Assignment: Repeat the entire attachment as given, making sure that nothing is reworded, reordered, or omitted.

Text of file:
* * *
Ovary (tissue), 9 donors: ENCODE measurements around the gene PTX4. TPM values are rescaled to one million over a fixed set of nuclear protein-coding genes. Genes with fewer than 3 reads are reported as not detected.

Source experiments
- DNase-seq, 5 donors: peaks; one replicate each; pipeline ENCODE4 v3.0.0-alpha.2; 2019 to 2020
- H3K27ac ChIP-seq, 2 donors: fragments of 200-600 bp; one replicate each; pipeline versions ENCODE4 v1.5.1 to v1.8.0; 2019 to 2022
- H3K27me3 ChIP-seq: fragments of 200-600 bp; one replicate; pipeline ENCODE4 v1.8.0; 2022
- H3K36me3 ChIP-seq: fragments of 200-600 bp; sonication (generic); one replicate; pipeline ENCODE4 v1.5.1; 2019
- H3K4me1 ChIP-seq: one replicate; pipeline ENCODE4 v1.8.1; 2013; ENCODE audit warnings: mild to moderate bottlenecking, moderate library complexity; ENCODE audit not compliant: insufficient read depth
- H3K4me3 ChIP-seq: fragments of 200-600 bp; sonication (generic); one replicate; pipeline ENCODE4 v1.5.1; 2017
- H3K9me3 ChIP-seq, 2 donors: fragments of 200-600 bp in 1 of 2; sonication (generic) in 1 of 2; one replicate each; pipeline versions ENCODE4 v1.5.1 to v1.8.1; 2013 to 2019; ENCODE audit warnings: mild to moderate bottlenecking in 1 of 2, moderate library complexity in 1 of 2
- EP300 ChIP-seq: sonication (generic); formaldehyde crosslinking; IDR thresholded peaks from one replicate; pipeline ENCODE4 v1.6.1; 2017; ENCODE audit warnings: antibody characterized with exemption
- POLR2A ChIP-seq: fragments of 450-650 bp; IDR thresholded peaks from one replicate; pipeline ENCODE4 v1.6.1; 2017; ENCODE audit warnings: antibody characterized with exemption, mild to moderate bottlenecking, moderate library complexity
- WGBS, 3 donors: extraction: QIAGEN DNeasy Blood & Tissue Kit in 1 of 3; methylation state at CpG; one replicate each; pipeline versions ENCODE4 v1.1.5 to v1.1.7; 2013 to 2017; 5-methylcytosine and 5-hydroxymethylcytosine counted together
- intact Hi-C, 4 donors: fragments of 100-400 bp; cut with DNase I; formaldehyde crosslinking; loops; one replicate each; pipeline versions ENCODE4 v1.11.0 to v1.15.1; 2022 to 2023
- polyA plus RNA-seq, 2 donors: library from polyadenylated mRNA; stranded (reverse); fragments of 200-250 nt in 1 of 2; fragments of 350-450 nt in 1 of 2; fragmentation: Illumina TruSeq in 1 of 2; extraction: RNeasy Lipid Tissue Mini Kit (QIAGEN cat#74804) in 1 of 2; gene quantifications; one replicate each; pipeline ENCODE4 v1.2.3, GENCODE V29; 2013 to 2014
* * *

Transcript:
Ovary (tissue), 9 donors: ENCODE measurements around the gene PTX4. TPM values are rescaled to one million over a fixed set of nuclear protein-coding genes. Genes with fewer than 3 reads are reported as not detected.

Source experiments
- DNase-seq, 5 donors: peaks; one replicate each; pipeline ENCODE4 v3.0.0-alpha.2; 2019 to 2020
- H3K27ac ChIP-seq, 2 donors: fragments of 200-600 bp; one replicate each; pipeline versions ENCODE4 v1.5.1 to v1.8.0; 2019 to 2022
- H3K27me3 ChIP-seq: fragments of 200-600 bp; one replicate; pipeline ENCODE4 v1.8.0; 2022
- H3K36me3 ChIP-seq: fragments of 200-600 bp; sonication (generic); one replicate; pipeline ENCODE4 v1.5.1; 2019
- H3K4me1 ChIP-seq: one replicate; pipeline ENCODE4 v1.8.1; 2013; ENCODE audit warnings: mild to moderate bottlenecking, moderate library complexity; ENCODE audit not compliant: insufficient read depth
- H3K4me3 ChIP-seq: fragments of 200-600 bp; sonication (generic); one replicate; pipeline ENCODE4 v1.5.1; 2017
- H3K9me3 ChIP-seq, 2 donors: fragments of 200-600 bp in 1 of 2; sonication (generic) in 1 of 2; one replicate each; pipeline versions ENCODE4 v1.5.1 to v1.8.1; 2013 to 2019; ENCODE audit warnings: mild to moderate bottlenecking in 1 of 2, moderate library complexity in 1 of 2
- EP300 ChIP-seq: sonication (generic); formaldehyde crosslinking; IDR thresholded peaks from one replicate; pipeline ENCODE4 v1.6.1; 2017; ENCODE audit warnings: antibody characterized with exemption
- POLR2A ChIP-seq: fragments of 450-650 bp; IDR thresholded peaks from one replicate; pipeline ENCODE4 v1.6.1; 2017; ENCODE audit warnings: antibody characterized with exemption, mild to moderate bottlenecking, moderate library complexity
- WGBS, 3 donors: extraction: QIAGEN DNeasy Blood & Tissue Kit in 1 of 3; methylation state at CpG; one replicate each; pipeline versions ENCODE4 v1.1.5 to v1.1.7; 2013 to 2017; 5-methylcytosine and 5-hydroxymethylcytosine counted together
- intact Hi-C, 4 donors: fragments of 100-400 bp; cut with DNase I; formaldehyde crosslinking; loops; one replicate each; pipeline versions ENCODE4 v1.11.0 to v1.15.1; 2022 to 2023
- polyA plus RNA-seq, 2 donors: library from polyadenylated mRNA; stranded (reverse); fragments of 200-250 nt in 1 of 2; fragments of 350-450 nt in 1 of 2; fragmentation: Illumina TruSeq in 1 of 2; extraction: RNeasy Lipid Tissue Mini Kit (QIAGEN cat#74804) in 1 of 2; gene quantifications; one replicate each; pipeline ENCODE4 v1.2.3, GENCODE V29; 2013 to 2014